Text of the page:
What is Hospital Fraud and How To Take Action To Stop It

Hospital fraud charges can amount to millions of dollars. Just a few months ago, the Department of Justice recovered over 18 million dollars from a hospital in Texas because of fraud allegations.

So to help you prevent these hefty fines, we have created this guide to give you a brief overview of hospital fraud and the things you can do to stop it.

What is Hospital Fraud?

Hospital fraud covers a broad subject. But very basically, these are the type of fraud wherein the liability falls to the hospital, clinic, and/or other healthcare service provider. The charges can stem from phantom billing schemes, receiving kickbacks, false billing, and many more.

Oftentimes, hospital fraud is a result of a violation of the False Claim Act and Anti-kickback statutes. Hospitals and clinics receive penalties, either through civil or criminal penalties. To help you better understand what this all means, let us quickly define all the terms that we just mentioned.

  • False Claims Act (FCA)

A federal law that gives liability to anyone who knowingly submitted false claims. An example of this is when a clinic submitted false claims to Medicare for a service that was never rendered.

  • Anti-Kickback Statutes

Federal law that prohibits a healthcare service provider from receiving any rewards or remuneration in exchange for referrals. This law is heavily enforced on service providers who are also part of federal healthcare programs like Medicare and Medicaid.

  • Civil Penalties

Civil penalties are the monetary amount a clinic has to pay for all the violations they committed.

  • Criminal Penalties

Criminal charges can either be a misdemeanour or felony that can result in incarceration or imprisonment. In the case of hospital fraud, doctors and executives are the ones who will receive the penalty.

How to stop it?

As a healthcare service provider, it is your responsibility to be aware of the laws and regulations surrounding our healthcare system. Any government authority or healthcare fraud lawyer would advise you the same as well. You need to comply with the statutory, regulatory, and requirements set by the federal and state government in order to avoid these hefty fines and penalties.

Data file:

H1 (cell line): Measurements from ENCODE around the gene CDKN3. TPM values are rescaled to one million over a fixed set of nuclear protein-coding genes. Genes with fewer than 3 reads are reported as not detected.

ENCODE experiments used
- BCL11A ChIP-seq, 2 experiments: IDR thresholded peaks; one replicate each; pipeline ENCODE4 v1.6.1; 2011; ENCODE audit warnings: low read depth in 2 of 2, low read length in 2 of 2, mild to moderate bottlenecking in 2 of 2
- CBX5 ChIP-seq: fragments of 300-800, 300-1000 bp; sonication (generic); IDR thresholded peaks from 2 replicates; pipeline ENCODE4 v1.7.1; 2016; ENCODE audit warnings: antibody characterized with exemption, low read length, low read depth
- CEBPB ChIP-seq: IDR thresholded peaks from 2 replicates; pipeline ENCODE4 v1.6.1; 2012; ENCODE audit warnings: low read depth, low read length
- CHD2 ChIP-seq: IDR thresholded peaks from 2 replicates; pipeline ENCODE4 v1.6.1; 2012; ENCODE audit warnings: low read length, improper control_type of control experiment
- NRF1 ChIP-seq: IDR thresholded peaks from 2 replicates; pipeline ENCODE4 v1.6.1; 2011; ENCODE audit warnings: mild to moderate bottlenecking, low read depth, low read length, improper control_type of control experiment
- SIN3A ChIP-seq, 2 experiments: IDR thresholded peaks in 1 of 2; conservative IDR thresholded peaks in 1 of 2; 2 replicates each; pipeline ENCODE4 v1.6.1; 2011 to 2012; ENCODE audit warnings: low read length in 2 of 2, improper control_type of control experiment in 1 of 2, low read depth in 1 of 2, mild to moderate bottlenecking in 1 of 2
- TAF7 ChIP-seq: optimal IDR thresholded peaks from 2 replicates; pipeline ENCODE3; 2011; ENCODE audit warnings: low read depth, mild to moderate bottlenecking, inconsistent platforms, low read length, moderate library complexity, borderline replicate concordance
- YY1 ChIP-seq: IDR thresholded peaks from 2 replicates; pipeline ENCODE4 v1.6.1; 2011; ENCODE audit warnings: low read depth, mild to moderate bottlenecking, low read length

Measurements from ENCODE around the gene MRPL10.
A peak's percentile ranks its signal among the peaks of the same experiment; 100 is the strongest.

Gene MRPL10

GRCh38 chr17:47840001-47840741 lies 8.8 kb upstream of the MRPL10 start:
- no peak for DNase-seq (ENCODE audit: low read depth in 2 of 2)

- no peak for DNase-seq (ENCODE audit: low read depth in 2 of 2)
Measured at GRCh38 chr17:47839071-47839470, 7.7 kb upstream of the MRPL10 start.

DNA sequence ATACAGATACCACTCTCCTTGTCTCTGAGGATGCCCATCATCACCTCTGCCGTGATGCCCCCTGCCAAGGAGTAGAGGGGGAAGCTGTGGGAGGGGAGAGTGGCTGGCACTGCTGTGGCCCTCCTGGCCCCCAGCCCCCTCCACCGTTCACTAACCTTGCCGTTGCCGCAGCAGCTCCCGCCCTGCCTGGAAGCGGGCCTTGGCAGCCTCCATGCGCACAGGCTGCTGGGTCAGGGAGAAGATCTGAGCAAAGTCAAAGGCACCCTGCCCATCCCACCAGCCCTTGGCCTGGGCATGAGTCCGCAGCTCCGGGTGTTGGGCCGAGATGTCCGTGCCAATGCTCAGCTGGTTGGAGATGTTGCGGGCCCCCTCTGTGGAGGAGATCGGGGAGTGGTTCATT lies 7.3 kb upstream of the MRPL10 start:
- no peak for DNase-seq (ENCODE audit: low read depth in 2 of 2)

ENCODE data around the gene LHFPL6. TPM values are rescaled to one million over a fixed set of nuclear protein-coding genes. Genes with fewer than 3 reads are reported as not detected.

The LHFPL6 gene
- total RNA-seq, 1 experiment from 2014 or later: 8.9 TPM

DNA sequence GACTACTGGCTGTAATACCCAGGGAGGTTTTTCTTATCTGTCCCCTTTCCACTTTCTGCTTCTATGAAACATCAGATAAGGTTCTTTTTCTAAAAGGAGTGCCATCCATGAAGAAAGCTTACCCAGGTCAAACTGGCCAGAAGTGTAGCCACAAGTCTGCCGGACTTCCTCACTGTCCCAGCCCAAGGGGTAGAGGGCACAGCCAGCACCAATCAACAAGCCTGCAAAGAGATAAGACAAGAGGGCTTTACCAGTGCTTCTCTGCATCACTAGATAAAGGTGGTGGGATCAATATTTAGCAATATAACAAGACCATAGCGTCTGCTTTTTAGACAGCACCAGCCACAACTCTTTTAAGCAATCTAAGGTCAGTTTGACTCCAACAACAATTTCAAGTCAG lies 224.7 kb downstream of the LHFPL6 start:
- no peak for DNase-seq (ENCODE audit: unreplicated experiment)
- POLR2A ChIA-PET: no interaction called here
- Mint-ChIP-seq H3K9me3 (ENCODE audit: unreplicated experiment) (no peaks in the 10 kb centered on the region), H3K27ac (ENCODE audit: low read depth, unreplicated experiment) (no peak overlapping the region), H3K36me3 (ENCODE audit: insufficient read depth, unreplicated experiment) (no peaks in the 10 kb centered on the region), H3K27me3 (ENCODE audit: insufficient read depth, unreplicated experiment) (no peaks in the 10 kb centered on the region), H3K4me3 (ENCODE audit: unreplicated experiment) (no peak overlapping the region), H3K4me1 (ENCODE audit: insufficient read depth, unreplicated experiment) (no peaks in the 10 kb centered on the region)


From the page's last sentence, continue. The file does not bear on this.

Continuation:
Other than that, here is an outline of your responsibilities as a healthcare service provider published by the Medicare Learning Network.

  • Look for suspicious activity

Healthcare fraud can happen right under your nose without you noticing it. So to avoid these from happening in your clinic or hospital, you should at least make it a habit to audit and double check your patient’s medical records every month. This way, you can immediately implement corrective measures once you know that trouble is already brewing.

  • Conduct yourself in an ethical manner

With hospital fraud, one of the most common and priciest forms of violation is having a relationship with your vendors (e.g. pharmaceutical industries and medical device companies). To avoid paying fines that can rack up to millions, it is best to distance your clinic/hospital with problematic and opportunist vendors.

  • Ensure accurate and timely data and billing

There are some cases wherein service providers face fraud allegations because of lapses in their documentation system. The best thing to do in this case is to simply hire a medical coder and implement a proper documentation system in place. Doing so would not only prevent fraud but would also save you and your team a lot of time when it comes to record-keeping and document processing.

  • Ensure coordination with other payers

Payment schemes may vary depending on the patient, their insurance, and their healthcare provider. There are some cases where the other services received by the patient are separately billed and not included in the actual hospital bill. So to avoid any errors or confusion on the patient, you should coordinate with them directly and properly explain all the services that they incurred in your clinic/hospital.

  • Know FWA policies and procedures, standards of conduct, laws, regulations, and CMS’ guidance

As mentioned earlier, the initial step to combating fraud is to know the laws and comply with the regulations set by federal and state agencies.

  • Verify all received information

Although this advice is often directed to patients, it is also applicable to hospitals and clinics as well. Given that identity theft has become rampant these days, one of the ways you can help combat it is to simply verify all the information given by your patients.

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